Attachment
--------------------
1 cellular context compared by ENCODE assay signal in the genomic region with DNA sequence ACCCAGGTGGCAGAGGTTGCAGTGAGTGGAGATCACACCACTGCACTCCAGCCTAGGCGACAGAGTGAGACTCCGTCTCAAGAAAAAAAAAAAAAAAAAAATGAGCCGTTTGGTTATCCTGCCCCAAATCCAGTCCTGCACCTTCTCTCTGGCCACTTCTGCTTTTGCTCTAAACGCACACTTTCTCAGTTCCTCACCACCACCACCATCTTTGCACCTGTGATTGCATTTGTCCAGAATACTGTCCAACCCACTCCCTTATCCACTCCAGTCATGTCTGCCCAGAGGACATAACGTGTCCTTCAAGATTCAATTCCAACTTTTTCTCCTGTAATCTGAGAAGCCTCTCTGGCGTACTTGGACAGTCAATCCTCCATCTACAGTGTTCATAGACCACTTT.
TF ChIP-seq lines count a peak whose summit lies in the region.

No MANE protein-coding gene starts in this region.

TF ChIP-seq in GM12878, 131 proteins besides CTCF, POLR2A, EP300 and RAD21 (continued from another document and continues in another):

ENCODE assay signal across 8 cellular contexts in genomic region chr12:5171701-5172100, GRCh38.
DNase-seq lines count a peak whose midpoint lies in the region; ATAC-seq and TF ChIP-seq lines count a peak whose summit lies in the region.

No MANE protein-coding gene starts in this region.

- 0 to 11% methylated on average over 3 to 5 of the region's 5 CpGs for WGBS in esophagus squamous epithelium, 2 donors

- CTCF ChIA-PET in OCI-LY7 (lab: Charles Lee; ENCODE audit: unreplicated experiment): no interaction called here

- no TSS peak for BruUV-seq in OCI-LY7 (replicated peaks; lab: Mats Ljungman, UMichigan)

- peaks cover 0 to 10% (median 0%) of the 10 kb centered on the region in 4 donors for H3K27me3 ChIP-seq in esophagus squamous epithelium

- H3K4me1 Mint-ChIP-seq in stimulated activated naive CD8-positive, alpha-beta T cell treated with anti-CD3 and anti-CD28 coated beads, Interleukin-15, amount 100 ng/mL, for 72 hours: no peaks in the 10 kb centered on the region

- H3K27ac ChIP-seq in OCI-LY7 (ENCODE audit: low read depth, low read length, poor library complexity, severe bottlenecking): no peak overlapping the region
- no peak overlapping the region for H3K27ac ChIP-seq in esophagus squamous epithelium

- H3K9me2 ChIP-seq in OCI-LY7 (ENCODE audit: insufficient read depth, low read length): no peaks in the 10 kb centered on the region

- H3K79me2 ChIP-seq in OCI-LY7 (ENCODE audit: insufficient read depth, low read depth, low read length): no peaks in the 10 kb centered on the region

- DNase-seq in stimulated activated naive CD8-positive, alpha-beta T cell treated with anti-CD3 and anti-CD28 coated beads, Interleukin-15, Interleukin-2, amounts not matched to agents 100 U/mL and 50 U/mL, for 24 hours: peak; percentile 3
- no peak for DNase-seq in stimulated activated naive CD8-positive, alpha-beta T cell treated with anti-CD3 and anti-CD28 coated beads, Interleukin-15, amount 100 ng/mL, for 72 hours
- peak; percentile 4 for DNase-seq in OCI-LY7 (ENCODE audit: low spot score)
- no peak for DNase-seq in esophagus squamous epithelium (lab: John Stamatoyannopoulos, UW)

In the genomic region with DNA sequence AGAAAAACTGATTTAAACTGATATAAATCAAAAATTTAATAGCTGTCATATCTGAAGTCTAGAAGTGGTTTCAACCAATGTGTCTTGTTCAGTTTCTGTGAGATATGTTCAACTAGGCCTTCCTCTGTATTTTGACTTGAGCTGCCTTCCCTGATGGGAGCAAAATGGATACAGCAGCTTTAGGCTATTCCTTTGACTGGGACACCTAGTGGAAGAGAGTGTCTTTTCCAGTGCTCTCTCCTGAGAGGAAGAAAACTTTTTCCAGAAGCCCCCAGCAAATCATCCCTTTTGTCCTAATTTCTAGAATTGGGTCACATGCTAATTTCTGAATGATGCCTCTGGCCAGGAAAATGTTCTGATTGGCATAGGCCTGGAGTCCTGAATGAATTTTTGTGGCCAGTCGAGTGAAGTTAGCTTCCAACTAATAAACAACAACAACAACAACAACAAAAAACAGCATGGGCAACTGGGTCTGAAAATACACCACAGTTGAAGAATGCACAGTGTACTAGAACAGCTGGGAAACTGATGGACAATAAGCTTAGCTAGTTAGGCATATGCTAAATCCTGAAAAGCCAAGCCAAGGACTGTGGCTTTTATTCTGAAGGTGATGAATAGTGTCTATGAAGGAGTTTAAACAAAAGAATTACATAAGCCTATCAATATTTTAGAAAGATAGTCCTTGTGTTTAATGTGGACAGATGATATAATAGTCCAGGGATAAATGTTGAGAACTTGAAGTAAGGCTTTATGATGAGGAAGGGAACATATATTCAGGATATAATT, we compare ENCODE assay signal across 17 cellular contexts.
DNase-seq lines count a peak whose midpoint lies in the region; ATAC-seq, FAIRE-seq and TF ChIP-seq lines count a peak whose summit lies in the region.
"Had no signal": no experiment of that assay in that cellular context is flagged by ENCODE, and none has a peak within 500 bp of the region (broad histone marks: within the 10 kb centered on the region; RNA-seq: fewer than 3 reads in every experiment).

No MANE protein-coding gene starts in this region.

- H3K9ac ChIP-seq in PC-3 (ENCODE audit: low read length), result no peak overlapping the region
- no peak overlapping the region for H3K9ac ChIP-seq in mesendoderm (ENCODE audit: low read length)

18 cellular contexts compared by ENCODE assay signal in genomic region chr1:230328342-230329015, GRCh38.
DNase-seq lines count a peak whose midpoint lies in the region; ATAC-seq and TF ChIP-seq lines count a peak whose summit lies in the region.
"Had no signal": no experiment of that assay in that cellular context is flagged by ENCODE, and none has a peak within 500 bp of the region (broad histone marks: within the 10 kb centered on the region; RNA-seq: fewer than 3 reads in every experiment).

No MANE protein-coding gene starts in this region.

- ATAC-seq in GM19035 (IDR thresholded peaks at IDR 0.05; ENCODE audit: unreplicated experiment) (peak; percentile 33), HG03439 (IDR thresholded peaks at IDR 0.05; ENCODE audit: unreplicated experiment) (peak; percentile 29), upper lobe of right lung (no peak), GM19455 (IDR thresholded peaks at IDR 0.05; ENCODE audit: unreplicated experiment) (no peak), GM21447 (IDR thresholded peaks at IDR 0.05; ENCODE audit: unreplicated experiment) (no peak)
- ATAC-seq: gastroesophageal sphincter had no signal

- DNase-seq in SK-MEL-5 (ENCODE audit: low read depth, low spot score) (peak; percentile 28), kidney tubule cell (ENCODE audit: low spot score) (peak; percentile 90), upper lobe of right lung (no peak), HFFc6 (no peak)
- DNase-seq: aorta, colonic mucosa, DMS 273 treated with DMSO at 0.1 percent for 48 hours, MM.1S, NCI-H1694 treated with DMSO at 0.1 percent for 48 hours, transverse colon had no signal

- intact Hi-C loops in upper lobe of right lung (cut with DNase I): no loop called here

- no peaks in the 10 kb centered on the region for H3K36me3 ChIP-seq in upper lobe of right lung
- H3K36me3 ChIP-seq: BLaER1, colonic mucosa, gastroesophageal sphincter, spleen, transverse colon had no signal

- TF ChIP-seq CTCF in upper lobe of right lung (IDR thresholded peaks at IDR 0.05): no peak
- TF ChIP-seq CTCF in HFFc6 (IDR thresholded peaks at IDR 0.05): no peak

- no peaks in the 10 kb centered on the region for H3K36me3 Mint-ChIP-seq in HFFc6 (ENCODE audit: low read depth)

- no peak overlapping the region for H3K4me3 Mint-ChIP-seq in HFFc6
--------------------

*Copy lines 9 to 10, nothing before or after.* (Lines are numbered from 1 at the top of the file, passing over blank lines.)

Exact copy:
- CTCF ChIA-PET in OCI-LY7 (lab: Charles Lee; ENCODE audit: unreplicated experiment): no interaction called here

- no TSS peak for BruUV-seq in OCI-LY7 (replicated peaks; lab: Mats Ljungman, UMichigan)